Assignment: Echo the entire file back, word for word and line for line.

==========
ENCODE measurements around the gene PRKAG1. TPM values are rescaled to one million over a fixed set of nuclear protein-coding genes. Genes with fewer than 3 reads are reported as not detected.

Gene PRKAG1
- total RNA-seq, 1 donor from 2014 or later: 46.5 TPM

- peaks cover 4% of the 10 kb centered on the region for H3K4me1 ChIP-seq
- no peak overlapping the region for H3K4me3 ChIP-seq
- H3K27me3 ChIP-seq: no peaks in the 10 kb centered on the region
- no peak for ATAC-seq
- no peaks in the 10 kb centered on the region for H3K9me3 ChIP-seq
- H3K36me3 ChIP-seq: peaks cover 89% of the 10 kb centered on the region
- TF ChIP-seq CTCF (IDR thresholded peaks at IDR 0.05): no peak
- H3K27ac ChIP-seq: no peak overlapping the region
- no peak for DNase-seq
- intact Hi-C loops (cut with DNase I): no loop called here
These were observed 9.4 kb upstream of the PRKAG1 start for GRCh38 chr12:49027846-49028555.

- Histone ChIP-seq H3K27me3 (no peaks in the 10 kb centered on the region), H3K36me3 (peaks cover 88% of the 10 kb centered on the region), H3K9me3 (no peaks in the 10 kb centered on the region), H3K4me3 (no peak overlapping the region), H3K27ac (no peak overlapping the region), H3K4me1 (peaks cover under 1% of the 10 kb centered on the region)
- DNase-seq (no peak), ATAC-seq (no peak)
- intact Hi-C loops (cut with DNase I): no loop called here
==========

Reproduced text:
ENCODE measurements around the gene PRKAG1. TPM values are rescaled to one million over a fixed set of nuclear protein-coding genes. Genes with fewer than 3 reads are reported as not detected.

Gene PRKAG1
- total RNA-seq, 1 donor from 2014 or later: 46.5 TPM

- peaks cover 4% of the 10 kb centered on the region for H3K4me1 ChIP-seq
- no peak overlapping the region for H3K4me3 ChIP-seq
- H3K27me3 ChIP-seq: no peaks in the 10 kb centered on the region
- no peak for ATAC-seq
- no peaks in the 10 kb centered on the region for H3K9me3 ChIP-seq
- H3K36me3 ChIP-seq: peaks cover 89% of the 10 kb centered on the region
- TF ChIP-seq CTCF (IDR thresholded peaks at IDR 0.05): no peak
- H3K27ac ChIP-seq: no peak overlapping the region
- no peak for DNase-seq
- intact Hi-C loops (cut with DNase I): no loop called here
These were observed 9.4 kb upstream of the PRKAG1 start for GRCh38 chr12:49027846-49028555.

- Histone ChIP-seq H3K27me3 (no peaks in the 10 kb centered on the region), H3K36me3 (peaks cover 88% of the 10 kb centered on the region), H3K9me3 (no peaks in the 10 kb centered on the region), H3K4me3 (no peak overlapping the region), H3K27ac (no peak overlapping the region), H3K4me1 (peaks cover under 1% of the 10 kb centered on the region)
- DNase-seq (no peak), ATAC-seq (no peak)
- intact Hi-C loops (cut with DNase I): no loop called here